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MS relapse rate reduced 14 percent for each 4 ng increase in vitamin D – May 2012

Relationship between 25-OH-D serum level and relapse rate in multiple sclerosis patients

before and after vitamin D supplementation

Therapeutic Advances in Neurological Disorders May 17, 2012 1756285612447090
Charles Pierrot-Deseilligny cp.deseilligny at psl.aphp.fr
Service de Neurologie 1, Hôpital de la Salpêtrière, Assistance Publique-Hôpitaux de Paris, Université Pierre et Marie Curie (Paris VI), Paris, France
Sophie Rivaud-Péchoux: INSERM URMS 975, CNRS 7225, Université Pierre et Marie Curie (Paris VI), Paris, France
Pierre Clerson: Orgamétrie biostatistiques, Roubaix, France
Raphaël de Paz: Service de Neurologie 1, Hôpital de la Salpêtrière, Assistance Publique-Hôpitaux de Paris, Université Pierre et Marie Curie (Paris VI), Paris, France
Jean-Claude Souberbielle: Service d’explorations fonctionnelles, Hôpital Necker-Enfants-Malades, Assist. Publique- Hôpitaux de Paris, Université René Descartes (Paris V), Paris, France

Background: Vitamin D could play a protective role in multiple sclerosis.

Methods: In an observational, uncontrolled study, vitamin D3 supplementation (3010 IU/day on average) was given to 156 consecutive patients with relapsing–remitting multiple sclerosis, under first-line immunomodulatory therapy and with initial 25-OH-D serum level lower than 100 nmol/l (40 ng/ml). Relapses were determined for 29.1 ± 8.4 months during vitamin D and 29.8 ± 10.1 months before supplementation. The 25-OH-D level was measured before supplementation and several times during supplementation. The incidence rate of relapses before and during supplementation was estimated using negative binomial regression models with follow-up durations as offset terms. The incidence rate and incidence rate ratio of relapses at various 25-OH-D levels were also calculated using negative binomial regression models.

Results: In 76 patients, immunomodulatory therapy preceded vitamin D supplementation (by 4.2 ± 2.7 years) and in 80 patients both treatments were started simultaneously. Under supplementation, the 25-OH-D level increased from 49 ± 22 nmol/l to 110 ± 26 nmol/l on average. Pooling data collected before and during supplementation, we found a significant strong inverse relationship between the relapse incidence rate and the 25-OH-D level(p < 0.0001), suggesting that vitamin D did indeed influence the relapse rate. Results of univariate, bivariate and multivariate analyses were analogous: in the multivariate model adjusted for age, disease duration and previous use of immunomodulatory therapy, every10 nmol increase in 25-OH-D level was associated with a reduction in the relapse incidence rate of 13.7%. Dividing iteratively the population made up of pooled periods into two subgroups according to the 25-OH-D levels, the relapse incidence rate ratio decreased as the 25-OH-D level increased up to 110 nmol/l, but a plateau effect was observed beyond this limit.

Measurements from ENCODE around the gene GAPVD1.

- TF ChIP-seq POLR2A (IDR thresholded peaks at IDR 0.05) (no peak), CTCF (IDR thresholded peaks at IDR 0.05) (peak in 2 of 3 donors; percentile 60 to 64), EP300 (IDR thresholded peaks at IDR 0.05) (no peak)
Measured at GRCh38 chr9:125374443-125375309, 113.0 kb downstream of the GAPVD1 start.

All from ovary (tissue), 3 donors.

Conclusion: Further studies are warranted for accurate quantification of the vitamin D effect.

PDF is attached at the bottom of this page

Figure 2. Relapse incidence rate according to 25-OH-D serum level.

Image
X-axis: quintile of 25-OH-D serum levels;
Y-axis: incidence rate. Q1 to q5 are quintiles of 25-OH-D serum levels, numbers are relapse incidence rate:
q1 : ?55.5 nmol/l; q2: >55.5 to ?78.5 nmol/l; q3: >78.5 to ?97.25 nmol/l; q4: >97.25 to ?121.5 nmol/l; q5: >121.5 nmol/l.
In black, whole population;
in blue, Group 1 (IMT started prior to vitamin D supplementation);
in red, Group 2 (IMT started concomitantly with vitamin D supplementation).
– – – – – – – –

Summary

  • 3100 IU reduced MS relapse rate
  • Each 4 nanogram increase in vitamin D level reduced relapse rate by 13.7 %
  • Started at 20 nanograms, Plateau at 44 nanograms
  • Chart appear to show that having IMT before Vitamin D hinders the amount of vitamin D increase

See also VitaminDWiki

See also web

  • Evidence mounts for vitamin D multiple sclerosis role News Medical June 2012
    doubling of vitamin D levels was associated with a 27% reduction in MS relapse risk.- Netherlands
    10% reduction in rate of relapse for each 4 ng increase in vitamin D levels - Australia
  • Vitamin D Council comment on the paper
    Overall, they saw a 75% reduction in relapse rates if patients achieved a vitamin D level greater than 120 nmol/L (48 ng/ml).
    Conclusion by author: “While awaiting the results of randomized controlled trials, which will not be available for several years, it appears wise to supplement all MS patients currently in a state of vitamin D insufficiency in order to bring their vitamin D levels to just over the 100 nmol/L (40 ng/ml) level, since such supplementation already seems unavoidable from a general medical view, is safe, and might also be neurologically beneficial for the course of the disease.”

Attached files

ID Name Comment Uploaded Size Downloads
1502 MS Relapse rate.jpg admin 01 Aug, 2012 15:25 13.18 Kb 899
1501 MS relapse.pdf PDF admin 01 Aug, 2012 15:16 915.36 Kb 697
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